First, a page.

Credit must be provided to colleagues at NACDL for this insightful case:
The government’s application for a search warrant to search all electronic devices in the target’s possession without a filter team and permitting a plain view is denied as constituting a general warrant. In re United States’s Application for a Search Warrant to Seize and Search Electronic Devices from Cunnius, 2011 U.S. Dist. LEXIS 87654 (W.D. Wash. February 11, 2011) (apparently just unsealed):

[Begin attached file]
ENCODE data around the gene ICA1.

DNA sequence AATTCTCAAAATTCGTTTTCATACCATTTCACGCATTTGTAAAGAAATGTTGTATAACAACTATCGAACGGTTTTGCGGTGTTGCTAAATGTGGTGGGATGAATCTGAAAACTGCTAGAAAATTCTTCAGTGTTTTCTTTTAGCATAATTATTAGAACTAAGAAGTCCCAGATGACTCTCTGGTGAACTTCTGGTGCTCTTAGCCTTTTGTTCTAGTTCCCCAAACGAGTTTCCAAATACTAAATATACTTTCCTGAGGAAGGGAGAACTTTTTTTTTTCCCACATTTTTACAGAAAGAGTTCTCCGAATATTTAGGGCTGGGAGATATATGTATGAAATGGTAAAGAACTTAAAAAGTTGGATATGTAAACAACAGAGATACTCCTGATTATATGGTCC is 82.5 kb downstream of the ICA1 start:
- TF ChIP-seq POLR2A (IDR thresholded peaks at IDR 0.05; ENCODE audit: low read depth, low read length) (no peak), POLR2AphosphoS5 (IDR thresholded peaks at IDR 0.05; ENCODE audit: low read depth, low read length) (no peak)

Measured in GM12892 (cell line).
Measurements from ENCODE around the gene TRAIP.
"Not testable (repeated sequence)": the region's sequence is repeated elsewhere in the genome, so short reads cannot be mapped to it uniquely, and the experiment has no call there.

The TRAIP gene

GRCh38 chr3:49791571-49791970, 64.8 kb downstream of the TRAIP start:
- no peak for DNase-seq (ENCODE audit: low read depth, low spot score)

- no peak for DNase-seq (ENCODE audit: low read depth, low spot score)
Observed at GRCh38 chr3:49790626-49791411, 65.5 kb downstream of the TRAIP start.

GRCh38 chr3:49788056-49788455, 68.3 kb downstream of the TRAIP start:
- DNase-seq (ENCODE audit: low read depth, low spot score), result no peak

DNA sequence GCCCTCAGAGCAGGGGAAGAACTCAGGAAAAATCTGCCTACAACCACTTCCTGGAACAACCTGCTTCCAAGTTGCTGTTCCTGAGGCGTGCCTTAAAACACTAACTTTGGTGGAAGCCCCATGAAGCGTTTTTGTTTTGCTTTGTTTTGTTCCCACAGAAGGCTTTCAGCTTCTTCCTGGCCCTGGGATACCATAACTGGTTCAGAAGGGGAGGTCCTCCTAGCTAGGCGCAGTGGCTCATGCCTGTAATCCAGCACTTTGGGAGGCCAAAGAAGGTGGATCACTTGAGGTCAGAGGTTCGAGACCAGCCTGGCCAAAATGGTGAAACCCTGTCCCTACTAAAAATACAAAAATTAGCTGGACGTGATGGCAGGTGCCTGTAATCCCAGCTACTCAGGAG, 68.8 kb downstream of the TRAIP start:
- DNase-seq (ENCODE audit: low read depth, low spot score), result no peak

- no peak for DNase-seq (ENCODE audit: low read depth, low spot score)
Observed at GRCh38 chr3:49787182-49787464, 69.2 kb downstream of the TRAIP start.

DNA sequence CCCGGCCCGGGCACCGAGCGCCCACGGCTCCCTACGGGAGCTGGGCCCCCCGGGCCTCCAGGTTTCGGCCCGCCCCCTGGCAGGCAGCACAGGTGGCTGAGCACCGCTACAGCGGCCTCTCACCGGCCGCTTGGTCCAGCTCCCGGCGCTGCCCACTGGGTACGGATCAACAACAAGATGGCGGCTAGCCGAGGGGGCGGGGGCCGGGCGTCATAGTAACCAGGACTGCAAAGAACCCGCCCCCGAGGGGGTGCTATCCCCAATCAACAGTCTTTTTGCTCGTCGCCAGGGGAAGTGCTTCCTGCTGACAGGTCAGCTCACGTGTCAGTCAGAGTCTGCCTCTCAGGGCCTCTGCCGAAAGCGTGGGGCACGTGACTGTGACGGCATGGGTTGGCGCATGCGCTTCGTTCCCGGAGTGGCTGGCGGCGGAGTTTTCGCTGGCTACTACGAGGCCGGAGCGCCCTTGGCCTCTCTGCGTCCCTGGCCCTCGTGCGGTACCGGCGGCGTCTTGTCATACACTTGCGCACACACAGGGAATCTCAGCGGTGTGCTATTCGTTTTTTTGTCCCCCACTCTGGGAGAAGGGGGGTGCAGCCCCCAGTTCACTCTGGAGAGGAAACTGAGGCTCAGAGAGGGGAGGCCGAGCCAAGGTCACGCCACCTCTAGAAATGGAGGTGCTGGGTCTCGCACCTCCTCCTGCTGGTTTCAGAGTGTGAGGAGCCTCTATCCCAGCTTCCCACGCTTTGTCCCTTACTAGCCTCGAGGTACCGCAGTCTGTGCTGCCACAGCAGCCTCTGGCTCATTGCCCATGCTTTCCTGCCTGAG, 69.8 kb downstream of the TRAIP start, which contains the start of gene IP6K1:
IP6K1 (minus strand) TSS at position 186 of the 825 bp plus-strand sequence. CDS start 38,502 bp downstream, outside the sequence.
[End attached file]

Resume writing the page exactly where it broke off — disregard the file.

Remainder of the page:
This matter comes before the Court on the government’s application for a warrant to search the residence of Edward Cunnius, to seize any computers or digital devices (collectively “digital devices”) that may be located at the premises, and to search all electronically stored information (“ESI”) contained in any digital devices seized from Mr. Cunnius’ residence for evidence relating to the crimes of copyright infringement or trafficking in counterfeit goods. Specifically, in addition to the search of the residence and the seizure of digital devices, the application requests the authority for investigative officers to: (1) search all ESI contained in Mr. Cunnius’ digital devices and related to the use of the devices; (2) conduct the search without segregation by a filter team; (3) conduct the search without foreswearing the plain view doctrine; and (4) permit investigative agents to obtain a second warrant if, during the search of the ESI, the investigating and searching agents find evidence of crime outside the scope of the instant warrant. On February 7, 2011, the Court advised the Assistant United States Attorney (“AUSA”) that the warrant, as presented, would not be granted. The United States has refused to accede to the Court’s view that a filter team and forswearing reliance on the plain view doctrine are appropriate, and indeed, required in this specific case. Accordingly, the AUSA requested the Court to file a memorandum opinion, so that the government can appeal. A copy of the requested warrant and affidavit in support is attached as Exhibit 1. That request has led to this opinion.Because the government, in this application, refuses to conduct its search of the digital devices utilizing a filter team and foreswearing reliance on the plain view doctrine, the Court DENIES the application as seeking an overbroad or general warrant in violation of the Fourth Amendment and the law of this Circuit.